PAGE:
Dear Most Esteemed and Knowledgeable Kitties:
My cat is about a year old. She came to us as a stray we found and we had her fixed and gave her the shots needed. When we found her she was pregnant. She had her babies under a neighbor’s house so although we were feeding her she was not around much because she was with the kittens. The kittens got older and we gave them away for adoption. The problem is that we are new to caring for an animal and we are unclear about a few things. She is now very finicky about food. I always have water and dry food available. We have tried many different types. She will nibble but that is all. I have tried introducing wet food. She doesn’t like that either. The other problem is that she is never satisfied. If she is inside she wants to go out. If she is out when she sees us she wants to come in. We give her a lot of attention but she’s still not happy. She meows constantly as though something is wrong or she is trying to tell us something. She is quiet for only a few hours a day if she is in a deep sleep. She seems to be lonely at times and greets us at our car and if we are outside she follows us everywhere but the constant meowing when we are trying to watch a movie or read is so very annoying. She is such a beautiful cat, but she’s worse than a toddler. I’m at my wit’s end! Please help!
Siouxsie: It sounds like what you’ve got here is a cat whose life has drastically changed and isn’t coping too well with those changes. But fear not–we can help you.
Thomas: First, let’s talk about the food issue. Since your cat goes outside, it’s quite possible that she’s supplementing her diet with mice and other small creatures, thus her lack of interest in the food you put out for her. If her weight is good, don’t worry too much about it.
Dahlia: You will, however, need to deal with the finicky eating issue at some point. If you want to change her food, there’s a way to do this gradually. If there’s a type of food she likes, try adding a tiny bit of the new food into the food she usually eats. Add a bit more over the course of several weeks until she’s switched over to the new brand.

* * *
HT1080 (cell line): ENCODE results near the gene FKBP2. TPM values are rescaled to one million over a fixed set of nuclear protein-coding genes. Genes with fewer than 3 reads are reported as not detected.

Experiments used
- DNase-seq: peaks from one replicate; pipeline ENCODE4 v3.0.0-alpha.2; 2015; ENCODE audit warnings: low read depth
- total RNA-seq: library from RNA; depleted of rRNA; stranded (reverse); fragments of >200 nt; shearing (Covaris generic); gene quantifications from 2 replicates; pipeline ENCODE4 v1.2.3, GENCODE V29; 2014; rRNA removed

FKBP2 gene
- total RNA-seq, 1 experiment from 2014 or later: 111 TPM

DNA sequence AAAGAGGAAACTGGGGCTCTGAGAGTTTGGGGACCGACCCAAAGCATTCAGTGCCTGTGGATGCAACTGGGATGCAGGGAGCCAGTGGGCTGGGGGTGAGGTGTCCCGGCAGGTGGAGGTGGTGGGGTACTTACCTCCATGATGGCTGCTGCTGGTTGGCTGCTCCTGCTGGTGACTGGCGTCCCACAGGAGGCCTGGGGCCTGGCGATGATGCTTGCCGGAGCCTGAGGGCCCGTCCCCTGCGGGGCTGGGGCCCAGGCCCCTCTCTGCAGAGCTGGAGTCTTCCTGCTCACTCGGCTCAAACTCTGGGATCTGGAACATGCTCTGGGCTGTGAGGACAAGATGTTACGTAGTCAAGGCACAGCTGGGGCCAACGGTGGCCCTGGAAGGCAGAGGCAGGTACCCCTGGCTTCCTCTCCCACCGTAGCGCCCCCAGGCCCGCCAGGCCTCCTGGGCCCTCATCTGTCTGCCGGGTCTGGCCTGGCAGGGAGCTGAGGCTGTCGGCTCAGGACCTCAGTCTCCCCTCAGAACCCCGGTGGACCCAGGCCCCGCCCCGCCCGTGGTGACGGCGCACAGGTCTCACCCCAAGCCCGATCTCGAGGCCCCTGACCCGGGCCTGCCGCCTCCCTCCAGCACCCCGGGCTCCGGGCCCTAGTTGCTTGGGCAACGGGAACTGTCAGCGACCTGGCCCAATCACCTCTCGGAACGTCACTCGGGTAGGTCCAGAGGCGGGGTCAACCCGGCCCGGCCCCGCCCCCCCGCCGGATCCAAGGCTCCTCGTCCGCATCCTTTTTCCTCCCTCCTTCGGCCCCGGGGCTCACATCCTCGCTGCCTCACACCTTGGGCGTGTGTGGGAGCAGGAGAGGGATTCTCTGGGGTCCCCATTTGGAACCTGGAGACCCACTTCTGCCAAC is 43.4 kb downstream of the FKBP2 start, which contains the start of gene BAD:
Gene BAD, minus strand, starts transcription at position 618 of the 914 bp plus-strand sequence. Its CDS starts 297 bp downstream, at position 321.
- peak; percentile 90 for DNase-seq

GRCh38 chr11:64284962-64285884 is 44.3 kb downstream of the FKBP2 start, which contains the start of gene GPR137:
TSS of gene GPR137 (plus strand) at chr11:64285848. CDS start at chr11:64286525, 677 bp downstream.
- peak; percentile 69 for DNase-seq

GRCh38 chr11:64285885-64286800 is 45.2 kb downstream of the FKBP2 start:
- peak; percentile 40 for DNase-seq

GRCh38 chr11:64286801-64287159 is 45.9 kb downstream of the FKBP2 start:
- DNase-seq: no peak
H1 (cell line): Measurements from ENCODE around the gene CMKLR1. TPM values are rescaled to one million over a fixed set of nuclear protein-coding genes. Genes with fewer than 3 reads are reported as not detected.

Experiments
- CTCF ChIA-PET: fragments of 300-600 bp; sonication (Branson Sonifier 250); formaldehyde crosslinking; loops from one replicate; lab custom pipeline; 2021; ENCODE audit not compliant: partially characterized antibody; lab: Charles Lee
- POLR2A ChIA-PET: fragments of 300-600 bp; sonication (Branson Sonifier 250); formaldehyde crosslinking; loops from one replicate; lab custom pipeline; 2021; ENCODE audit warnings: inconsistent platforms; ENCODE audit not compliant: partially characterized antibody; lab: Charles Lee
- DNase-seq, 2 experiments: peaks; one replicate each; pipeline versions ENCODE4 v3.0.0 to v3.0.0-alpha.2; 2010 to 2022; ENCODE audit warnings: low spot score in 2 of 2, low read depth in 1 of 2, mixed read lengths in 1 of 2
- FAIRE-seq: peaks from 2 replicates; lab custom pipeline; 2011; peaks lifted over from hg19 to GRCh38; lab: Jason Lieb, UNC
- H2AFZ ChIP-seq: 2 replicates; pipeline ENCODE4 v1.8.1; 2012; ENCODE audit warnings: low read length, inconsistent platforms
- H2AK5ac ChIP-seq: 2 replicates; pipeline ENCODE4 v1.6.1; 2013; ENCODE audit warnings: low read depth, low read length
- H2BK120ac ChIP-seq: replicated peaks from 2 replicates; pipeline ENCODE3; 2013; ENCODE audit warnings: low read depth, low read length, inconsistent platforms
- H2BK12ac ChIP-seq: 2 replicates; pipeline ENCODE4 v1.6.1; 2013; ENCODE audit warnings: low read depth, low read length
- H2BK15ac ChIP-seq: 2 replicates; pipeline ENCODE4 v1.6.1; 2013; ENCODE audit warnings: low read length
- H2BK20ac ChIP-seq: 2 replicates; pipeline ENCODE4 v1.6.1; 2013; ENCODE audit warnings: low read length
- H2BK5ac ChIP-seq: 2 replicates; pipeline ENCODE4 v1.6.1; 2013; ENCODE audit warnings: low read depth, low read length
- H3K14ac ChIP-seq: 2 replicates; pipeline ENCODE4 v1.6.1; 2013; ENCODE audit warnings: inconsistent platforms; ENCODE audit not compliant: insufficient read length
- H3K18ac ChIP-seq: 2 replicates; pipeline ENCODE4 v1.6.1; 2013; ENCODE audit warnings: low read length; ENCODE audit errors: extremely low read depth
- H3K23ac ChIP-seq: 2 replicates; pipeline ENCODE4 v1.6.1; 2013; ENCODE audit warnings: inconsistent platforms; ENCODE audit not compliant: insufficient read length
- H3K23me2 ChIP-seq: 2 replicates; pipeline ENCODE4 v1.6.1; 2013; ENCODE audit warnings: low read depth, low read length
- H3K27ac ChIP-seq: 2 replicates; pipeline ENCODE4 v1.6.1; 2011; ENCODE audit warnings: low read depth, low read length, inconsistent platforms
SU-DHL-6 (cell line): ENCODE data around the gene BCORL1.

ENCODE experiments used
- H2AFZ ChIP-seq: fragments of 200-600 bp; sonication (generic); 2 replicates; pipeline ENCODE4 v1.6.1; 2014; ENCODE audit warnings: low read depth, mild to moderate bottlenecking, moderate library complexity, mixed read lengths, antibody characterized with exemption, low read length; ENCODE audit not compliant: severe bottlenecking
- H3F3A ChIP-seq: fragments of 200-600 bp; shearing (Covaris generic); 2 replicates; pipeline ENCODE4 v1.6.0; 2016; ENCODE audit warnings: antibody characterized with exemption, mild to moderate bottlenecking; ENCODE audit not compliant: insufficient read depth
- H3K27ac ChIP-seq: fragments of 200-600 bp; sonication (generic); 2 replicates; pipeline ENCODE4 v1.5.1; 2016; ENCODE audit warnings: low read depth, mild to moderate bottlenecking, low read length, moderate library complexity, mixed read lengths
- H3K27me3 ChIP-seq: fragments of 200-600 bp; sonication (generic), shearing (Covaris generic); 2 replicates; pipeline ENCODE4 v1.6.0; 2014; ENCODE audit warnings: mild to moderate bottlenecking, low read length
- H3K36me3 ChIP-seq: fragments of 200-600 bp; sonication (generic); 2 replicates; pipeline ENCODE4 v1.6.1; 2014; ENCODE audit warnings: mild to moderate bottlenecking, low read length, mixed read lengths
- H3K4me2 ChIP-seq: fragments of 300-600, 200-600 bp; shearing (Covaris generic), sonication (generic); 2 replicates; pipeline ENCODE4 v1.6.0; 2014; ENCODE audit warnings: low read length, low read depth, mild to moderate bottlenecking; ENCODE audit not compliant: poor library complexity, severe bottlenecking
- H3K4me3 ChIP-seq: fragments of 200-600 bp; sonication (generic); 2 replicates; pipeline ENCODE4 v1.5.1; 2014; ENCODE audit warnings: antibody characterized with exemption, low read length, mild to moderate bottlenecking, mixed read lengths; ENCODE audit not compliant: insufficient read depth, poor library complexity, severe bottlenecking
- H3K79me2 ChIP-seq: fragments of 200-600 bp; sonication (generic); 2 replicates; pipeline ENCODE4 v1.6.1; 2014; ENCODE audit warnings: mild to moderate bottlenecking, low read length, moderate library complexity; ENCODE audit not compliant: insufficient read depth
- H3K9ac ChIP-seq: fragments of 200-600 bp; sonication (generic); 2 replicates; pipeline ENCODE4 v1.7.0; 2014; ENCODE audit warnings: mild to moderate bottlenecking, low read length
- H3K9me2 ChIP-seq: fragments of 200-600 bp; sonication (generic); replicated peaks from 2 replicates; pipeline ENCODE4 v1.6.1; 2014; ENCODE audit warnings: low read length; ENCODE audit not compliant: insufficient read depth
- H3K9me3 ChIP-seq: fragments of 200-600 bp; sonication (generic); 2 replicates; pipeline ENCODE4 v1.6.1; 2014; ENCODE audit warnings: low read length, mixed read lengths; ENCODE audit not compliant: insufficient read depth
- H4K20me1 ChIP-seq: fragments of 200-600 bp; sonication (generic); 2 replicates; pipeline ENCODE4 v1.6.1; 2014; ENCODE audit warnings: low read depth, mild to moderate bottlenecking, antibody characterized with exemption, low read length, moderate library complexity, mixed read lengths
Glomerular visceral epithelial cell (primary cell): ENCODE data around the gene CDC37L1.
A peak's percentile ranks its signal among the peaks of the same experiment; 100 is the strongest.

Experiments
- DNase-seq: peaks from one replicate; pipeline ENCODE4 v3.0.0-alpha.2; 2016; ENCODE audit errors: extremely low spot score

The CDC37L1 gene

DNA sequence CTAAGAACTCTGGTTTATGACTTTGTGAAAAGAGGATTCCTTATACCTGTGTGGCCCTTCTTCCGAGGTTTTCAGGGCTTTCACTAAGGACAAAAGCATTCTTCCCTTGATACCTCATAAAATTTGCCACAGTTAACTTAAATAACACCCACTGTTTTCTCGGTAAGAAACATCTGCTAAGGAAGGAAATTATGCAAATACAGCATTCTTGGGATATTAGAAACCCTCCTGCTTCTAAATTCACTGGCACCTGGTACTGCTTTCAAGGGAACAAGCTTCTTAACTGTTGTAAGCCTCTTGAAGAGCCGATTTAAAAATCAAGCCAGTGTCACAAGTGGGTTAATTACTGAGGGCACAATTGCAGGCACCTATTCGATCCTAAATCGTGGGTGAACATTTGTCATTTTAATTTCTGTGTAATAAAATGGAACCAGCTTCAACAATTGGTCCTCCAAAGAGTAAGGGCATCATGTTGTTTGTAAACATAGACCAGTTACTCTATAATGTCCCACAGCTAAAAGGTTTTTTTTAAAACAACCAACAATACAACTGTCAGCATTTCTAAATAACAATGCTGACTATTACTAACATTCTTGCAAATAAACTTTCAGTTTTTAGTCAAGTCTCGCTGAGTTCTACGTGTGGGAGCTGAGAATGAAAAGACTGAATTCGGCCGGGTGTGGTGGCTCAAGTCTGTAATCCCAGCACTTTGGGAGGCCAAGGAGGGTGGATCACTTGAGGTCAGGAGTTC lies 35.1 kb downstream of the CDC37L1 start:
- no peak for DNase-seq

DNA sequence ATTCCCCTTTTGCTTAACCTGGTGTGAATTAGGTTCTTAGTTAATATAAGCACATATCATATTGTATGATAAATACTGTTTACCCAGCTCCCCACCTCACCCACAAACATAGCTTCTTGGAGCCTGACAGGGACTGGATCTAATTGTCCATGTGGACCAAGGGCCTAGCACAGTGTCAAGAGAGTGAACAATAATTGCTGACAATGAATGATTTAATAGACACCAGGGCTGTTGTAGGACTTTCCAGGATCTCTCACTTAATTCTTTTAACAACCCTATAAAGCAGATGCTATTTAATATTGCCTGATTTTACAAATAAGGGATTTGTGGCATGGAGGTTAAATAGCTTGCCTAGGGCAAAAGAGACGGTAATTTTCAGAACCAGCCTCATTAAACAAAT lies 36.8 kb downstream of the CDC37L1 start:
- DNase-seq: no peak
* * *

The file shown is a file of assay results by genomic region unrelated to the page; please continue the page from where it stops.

Siouxsie: If you leave the canned food in her dish for more than 20 minutes or so, she probably won’t eat it. The canned food tends to dry out and can begin to harbor nasty bacteria that would make her sick. Also, if you pull the canned food right out of the fridge and put it in her bowl, it’ll probably be too cold for her to eat.
Thomas: To make canned food more tempting, we recommend heating it in the microwave for five to ten seconds (in a microwave-safe dish, of course). This will make the aroma stronger and possibly more interesting to her.
Dahlia: As for the “Wrong-Side Syndrome” — which is actually quite common for cats that get to go outdoors — there are a couple of things you can do about that.
Siouxsie: If you own your home, you can install a cat door that will allow her to come and go as she pleases. You may have to show her how to use it at first, but once she gets the hang of it she’ll enjoy having her freedom.
Thomas: We should point out that we recommend keeping cats indoors only, for their safety and the safety of other animals including songbirds. But since your cat is used to going outside, if you choose to bring her indoors you would have to gradually transition her to being an indoor-only cat.
Dahlia: Now, about the constant meowing. Your cat may be meowing all the time because she’s bored. Do you play with her regularly? If not, a few vigorous play sessions a day might help her to feel less trapped.
Siouxsie: She may be missing her kittens and wondering what happened to them. Cats actually do have these kind of issues. If you think you can manage it and you think it would make your cat less dependent on you, consider adding another cat to your household. And again, although we counsel people to adopt adult cats, we think a younger cat might be a better choice in your case.
Thomas: The good news is that animal shelters are overflowing with kittens right now, so if you want a kitten, summer is a good time to get one. Before you adopt another cat, you would have to get permission from your landlord (if you rent), and expect to be asked for the name of your veterinarian so shelter staff can contact him or her to find out if you’re responsibly caring for the other cat in your household.
Dahlia: A while back, we wrote a column about how to deal with unwanted meowing and vocalizing. You’ll find more tips on specific ways to remedy this problem there.
Siouxsie: Good luck, Donna. Please let us know how things turn out!